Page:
Invisible until the pandemic, family caregivers are now on the front lines
For more than 30 years I’ve advocated for our nation’s family caregivers, a cause borne from my own experiences caring for loved ones. I have long known that they have not received the acknowledgment and support they deserve. One of the many sobering lessons of the current pandemic is that our nation’s family caregivers must be neglected no longer. Even before COVID, they numbered an estimated 53 million and millions more have been added to their ranks as the virus has spread across our country. They represent the front lines of care for their loved ones, yet their enormous contributions have remained virtually invisible to policymakers, politicians and health care professionals alike.
Research shows that family caregivers are at increased risk of poor health and financial insecurity. They often struggle on behalf of their care recipient to navigate a cumbersome health care system that rarely acknowledges their role, and there are indications that less than 10 percent of caregivers get any services at all. The pandemic has only exacerbated their predicament.
In the last 18 months, the essential role of these family caregivers has been revealed and even magnified. I have heard many stories from caregivers during this time: Spouses depositing meals outside the bedroom door while their partners quarantined; adult children delivering groceries to their elderly parents and having to carry out conversations with them from across the yard; distant relatives using video chat to keep tabs on family members who had no one nearby. Then there are the more distressing accounts: Parents who fell ill and then needed care for themselves and their small children, or the scores of women who felt they had no choice but to leave their jobs to look after aging family members or young children.
This difficult time in our history has increased awareness of the challenges family caregivers face and has created what my friend and fellow advocate Melinda French Gates and I consider a window of opportunity. We must act now to solidify our commitment to these essential health care workers.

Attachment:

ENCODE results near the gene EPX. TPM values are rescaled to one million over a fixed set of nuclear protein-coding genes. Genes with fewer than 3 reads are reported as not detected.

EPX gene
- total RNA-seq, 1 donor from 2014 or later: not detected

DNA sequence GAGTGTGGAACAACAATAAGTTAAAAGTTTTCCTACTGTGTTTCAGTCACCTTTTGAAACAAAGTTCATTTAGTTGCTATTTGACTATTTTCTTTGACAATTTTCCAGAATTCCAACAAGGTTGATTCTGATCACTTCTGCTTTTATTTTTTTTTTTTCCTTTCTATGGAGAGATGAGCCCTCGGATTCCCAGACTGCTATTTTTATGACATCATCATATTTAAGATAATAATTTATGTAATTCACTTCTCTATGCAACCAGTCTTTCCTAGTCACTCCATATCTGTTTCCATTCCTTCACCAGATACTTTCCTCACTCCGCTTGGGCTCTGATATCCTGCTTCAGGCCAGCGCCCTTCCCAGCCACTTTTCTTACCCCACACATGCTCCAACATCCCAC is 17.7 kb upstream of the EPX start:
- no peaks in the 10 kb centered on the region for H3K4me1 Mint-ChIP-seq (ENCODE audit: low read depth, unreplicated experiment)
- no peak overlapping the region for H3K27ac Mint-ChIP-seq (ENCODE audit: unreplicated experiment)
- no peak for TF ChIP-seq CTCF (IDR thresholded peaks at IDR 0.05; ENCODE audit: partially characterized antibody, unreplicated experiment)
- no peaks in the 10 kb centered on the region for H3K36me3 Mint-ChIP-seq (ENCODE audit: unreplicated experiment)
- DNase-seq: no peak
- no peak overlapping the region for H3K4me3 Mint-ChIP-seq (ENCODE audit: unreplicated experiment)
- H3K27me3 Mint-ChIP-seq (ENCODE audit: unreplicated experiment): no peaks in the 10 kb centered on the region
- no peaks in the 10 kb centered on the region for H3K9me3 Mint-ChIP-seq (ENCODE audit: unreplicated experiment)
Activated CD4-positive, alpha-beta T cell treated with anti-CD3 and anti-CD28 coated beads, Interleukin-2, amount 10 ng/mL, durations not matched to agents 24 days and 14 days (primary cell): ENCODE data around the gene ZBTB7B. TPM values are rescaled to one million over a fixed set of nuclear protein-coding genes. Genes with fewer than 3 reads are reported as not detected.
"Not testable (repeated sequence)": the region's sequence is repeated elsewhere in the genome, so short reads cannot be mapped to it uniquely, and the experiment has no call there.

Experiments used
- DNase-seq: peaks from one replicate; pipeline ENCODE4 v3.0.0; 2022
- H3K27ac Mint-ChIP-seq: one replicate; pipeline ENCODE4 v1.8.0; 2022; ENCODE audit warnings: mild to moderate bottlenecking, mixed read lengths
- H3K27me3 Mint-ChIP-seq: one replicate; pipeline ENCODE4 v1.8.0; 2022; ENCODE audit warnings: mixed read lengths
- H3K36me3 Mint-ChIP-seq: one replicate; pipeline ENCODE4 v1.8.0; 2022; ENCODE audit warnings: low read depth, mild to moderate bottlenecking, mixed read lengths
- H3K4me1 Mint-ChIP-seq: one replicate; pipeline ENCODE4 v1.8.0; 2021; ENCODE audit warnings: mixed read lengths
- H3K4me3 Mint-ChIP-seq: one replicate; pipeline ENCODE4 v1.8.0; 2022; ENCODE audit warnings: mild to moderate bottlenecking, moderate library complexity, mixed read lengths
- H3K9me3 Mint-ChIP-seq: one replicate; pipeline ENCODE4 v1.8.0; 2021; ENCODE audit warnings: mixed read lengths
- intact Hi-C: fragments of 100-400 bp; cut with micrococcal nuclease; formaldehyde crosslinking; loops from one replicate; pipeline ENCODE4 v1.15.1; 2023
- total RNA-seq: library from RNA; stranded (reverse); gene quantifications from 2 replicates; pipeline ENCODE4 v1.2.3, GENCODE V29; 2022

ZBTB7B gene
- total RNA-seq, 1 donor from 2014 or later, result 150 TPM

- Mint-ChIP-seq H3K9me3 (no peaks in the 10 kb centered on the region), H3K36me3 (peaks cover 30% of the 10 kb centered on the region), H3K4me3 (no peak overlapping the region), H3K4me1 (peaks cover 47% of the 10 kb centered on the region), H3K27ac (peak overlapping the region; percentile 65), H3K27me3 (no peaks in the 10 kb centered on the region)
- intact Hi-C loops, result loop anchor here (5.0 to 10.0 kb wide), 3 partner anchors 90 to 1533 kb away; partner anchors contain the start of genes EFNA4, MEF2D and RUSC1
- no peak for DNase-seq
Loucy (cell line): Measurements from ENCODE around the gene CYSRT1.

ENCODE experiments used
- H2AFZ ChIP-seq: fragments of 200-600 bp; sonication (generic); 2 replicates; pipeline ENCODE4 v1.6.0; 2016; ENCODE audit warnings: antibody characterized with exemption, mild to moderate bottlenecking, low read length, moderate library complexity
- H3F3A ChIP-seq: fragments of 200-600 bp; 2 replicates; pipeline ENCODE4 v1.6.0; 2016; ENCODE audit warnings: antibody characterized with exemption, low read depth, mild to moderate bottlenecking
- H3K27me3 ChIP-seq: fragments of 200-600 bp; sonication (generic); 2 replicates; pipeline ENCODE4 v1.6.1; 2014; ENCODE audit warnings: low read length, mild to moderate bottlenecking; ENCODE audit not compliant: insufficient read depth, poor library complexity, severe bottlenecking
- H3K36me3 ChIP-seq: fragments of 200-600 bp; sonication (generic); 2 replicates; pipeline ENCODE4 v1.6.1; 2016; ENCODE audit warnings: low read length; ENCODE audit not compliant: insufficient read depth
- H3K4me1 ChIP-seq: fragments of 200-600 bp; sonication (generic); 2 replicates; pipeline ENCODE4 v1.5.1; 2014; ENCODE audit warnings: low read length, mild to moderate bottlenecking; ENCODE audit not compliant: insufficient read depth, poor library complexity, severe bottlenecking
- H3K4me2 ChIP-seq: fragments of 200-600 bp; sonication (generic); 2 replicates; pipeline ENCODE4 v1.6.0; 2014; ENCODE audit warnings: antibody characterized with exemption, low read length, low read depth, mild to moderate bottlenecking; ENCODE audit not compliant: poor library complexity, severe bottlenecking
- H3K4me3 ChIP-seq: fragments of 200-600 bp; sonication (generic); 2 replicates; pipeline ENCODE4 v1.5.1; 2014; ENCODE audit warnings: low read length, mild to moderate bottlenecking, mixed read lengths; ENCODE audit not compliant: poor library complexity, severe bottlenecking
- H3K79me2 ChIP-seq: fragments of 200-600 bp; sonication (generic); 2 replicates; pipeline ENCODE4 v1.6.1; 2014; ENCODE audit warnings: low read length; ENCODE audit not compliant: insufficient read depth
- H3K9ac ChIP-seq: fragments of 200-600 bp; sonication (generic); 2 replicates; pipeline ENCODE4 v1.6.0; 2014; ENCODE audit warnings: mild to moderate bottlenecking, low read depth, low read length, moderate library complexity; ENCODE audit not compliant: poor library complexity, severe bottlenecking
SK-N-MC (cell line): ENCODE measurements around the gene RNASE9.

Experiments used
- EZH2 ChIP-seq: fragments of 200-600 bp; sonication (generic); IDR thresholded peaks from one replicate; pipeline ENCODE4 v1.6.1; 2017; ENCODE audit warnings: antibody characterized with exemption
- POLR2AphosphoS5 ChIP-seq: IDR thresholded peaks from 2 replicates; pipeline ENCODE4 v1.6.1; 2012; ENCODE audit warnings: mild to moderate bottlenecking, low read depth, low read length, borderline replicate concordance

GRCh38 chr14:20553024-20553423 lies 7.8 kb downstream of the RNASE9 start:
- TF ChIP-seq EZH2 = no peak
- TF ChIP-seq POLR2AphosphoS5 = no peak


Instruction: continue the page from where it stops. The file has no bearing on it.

I am encouraged that expert panels such as the RAISE Family Caregiving Advisory Council are crafting a strategy to inform a path forward. The newly introduced Build Back Better Framework is an important step, and I urge Congress to quickly pass this legislation, which will increase funding for home and community-based services and improve circumstances for many caregivers. These critical advances move us closer to meeting our nation’s long-overdue obligation to offer meaningful assistance, but there is much more work to do — providing insurance coverage for respite and coaching, enacting policies for paid family leave and creating tax credits to alleviate caregiver financial burden, to name a few.
Another way to address these needs and build on the growing momentum is to establish a new Office of Caregiver Health within the U.S. Department of Health and Human Services (HHS). There are many types of caregivers, and their concerns range from mental health and substance use to employment policies and insurance coverage. Creating a single advocate within the federal government would improve coordination within HHS and across federal agencies, helping the government respond to caregivers without duplication of effort.
An Office of Caregiver Health would ensure that family caregivers are represented in discussions of health policy, legislation and budget negotiations. It also would help break down the silos that can obstruct progress by creating ways to help caregivers regardless of payer or condition. Those who tend to injured veterans face many of the same challenges as those caring for older adults, so it is reasonable to expect the Department of Veterans Affairs and the Administration for Community Living to collaborate on materials and interventions. An Office of Caregiver Health would promote this kind of coordination.
History is filled with calamitous events that have propelled historic change, often reshaping policy. COVID has demonstrated how critical caregivers are to a healthy American society, and we must seize this moment to invest in institutions that support them.
The front line can be a lonely and vulnerable position when it is not backed by reinforcement. At present, we are charging caregivers with one of our nation’s greatest responsibilities — tending to people in need — without securing their ability to succeed. Now that COVID has shone a spotlight on America’s family caregivers, it is our responsibility to ensure that they receive the resources they require both now and in generations to come.
Rosalynn Carter is a former first lady of the United States and the founder of the Rosalynn Carter Institute for Caregivers, a national nonprofit dedicated to promoting the health, strength, and resilience of caregivers, and the co-founder of The Carter Center.